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McHarry, Mark. "Identity Unmoored: Yaoi in the west." Queer Popular Culture. Literature, Media, Film, and Television. Ed. Thomas Peele. New York [etc.]: Palgrave Macmillan, 2007. 183–95. 
Added by: joachim (1/12/24, 10:54 AM)   Last edited by: joachim (1/12/24, 10:55 AM)
Resource type: Book Chapter
Language: en: English
BibTeX citation key: McHarry2007
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Categories: General
Keywords: Gender, Identity, Japan, Manga
Creators: McHarry, Peele
Publisher: Palgrave Macmillan (New York [etc.])
Collection: Queer Popular Culture. Literature, Media, Film, and Television
Views: 21/83
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Abstract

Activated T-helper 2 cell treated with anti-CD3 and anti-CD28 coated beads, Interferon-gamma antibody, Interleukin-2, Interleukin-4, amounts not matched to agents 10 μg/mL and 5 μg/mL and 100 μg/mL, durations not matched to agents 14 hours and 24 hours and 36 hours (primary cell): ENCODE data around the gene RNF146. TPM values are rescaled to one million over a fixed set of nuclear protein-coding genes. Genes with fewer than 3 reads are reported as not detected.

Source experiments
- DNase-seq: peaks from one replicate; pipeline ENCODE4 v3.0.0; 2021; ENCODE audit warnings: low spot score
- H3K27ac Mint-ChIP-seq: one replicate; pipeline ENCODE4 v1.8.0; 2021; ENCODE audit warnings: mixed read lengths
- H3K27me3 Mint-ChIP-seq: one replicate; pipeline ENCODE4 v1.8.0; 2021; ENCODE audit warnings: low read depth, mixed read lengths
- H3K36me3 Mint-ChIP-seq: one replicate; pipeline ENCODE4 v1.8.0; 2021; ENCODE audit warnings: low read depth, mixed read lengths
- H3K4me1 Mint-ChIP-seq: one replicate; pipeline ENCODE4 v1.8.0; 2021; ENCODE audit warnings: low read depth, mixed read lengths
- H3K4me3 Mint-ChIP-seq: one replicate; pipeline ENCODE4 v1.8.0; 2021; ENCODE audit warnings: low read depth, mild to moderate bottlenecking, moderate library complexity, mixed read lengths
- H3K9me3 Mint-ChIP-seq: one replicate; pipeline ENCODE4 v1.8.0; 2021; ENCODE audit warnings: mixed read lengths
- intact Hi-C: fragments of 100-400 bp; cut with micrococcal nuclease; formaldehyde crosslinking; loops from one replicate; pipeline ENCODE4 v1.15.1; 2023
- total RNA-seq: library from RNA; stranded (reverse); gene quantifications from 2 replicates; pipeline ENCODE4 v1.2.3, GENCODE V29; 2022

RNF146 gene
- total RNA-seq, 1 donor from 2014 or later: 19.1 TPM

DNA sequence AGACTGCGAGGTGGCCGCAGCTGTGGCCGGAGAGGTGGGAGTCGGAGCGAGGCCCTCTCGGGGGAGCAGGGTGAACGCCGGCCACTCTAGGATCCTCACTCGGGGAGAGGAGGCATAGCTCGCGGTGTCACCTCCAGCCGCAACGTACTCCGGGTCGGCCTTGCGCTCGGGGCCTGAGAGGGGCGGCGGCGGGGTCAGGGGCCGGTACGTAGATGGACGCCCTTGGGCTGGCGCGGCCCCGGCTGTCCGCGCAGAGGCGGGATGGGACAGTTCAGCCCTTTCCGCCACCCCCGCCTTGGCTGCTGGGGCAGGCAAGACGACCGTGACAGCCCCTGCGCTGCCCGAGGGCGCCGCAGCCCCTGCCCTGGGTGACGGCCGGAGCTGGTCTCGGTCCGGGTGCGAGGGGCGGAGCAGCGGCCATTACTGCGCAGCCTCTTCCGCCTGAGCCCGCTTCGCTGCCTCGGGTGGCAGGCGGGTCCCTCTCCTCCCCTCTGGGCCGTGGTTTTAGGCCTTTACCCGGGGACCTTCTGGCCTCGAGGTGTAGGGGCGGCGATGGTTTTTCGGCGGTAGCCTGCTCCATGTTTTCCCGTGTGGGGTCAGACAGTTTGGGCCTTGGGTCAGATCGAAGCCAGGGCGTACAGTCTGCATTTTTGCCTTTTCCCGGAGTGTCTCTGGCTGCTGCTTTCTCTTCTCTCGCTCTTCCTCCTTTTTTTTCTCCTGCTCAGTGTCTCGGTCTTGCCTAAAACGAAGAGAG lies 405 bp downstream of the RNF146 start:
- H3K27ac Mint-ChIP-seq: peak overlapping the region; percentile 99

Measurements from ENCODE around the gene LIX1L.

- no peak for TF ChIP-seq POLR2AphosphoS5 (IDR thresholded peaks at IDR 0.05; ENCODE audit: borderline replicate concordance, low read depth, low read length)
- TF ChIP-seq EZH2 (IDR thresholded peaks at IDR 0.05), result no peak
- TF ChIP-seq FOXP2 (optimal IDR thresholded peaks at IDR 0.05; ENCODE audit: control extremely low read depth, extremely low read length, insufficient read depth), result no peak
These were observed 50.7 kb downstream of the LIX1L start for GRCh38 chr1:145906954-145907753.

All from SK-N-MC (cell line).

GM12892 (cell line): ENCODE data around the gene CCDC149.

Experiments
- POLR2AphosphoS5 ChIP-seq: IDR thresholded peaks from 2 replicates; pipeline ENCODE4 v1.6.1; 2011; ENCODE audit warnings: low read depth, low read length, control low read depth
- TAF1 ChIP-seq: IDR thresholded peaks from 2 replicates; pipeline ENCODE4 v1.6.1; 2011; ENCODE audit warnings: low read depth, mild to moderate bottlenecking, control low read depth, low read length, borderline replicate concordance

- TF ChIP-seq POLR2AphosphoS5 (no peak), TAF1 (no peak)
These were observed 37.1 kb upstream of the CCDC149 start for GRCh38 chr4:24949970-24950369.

Yaoi describes homoerotic works created by fans, mostly girls and women, of young male characters in Japanese manga (comics) and anime (animation). Long established in Japan, yaoi has become popular in the West. Some same-sex attracted males in both regions have criticized yaoi’s representations as unrealistic and oppressive yet others enjoy them. Reading a Western yaoi story with the ideas of gender theorists Judith Butler, Elizabeth Grosz, and Eve Kosofsky Sedgwick as a frame of reference, I show how yaoi troubles conventional notions of identity and gender to the point where it may be considered a form of resistance to them.
  
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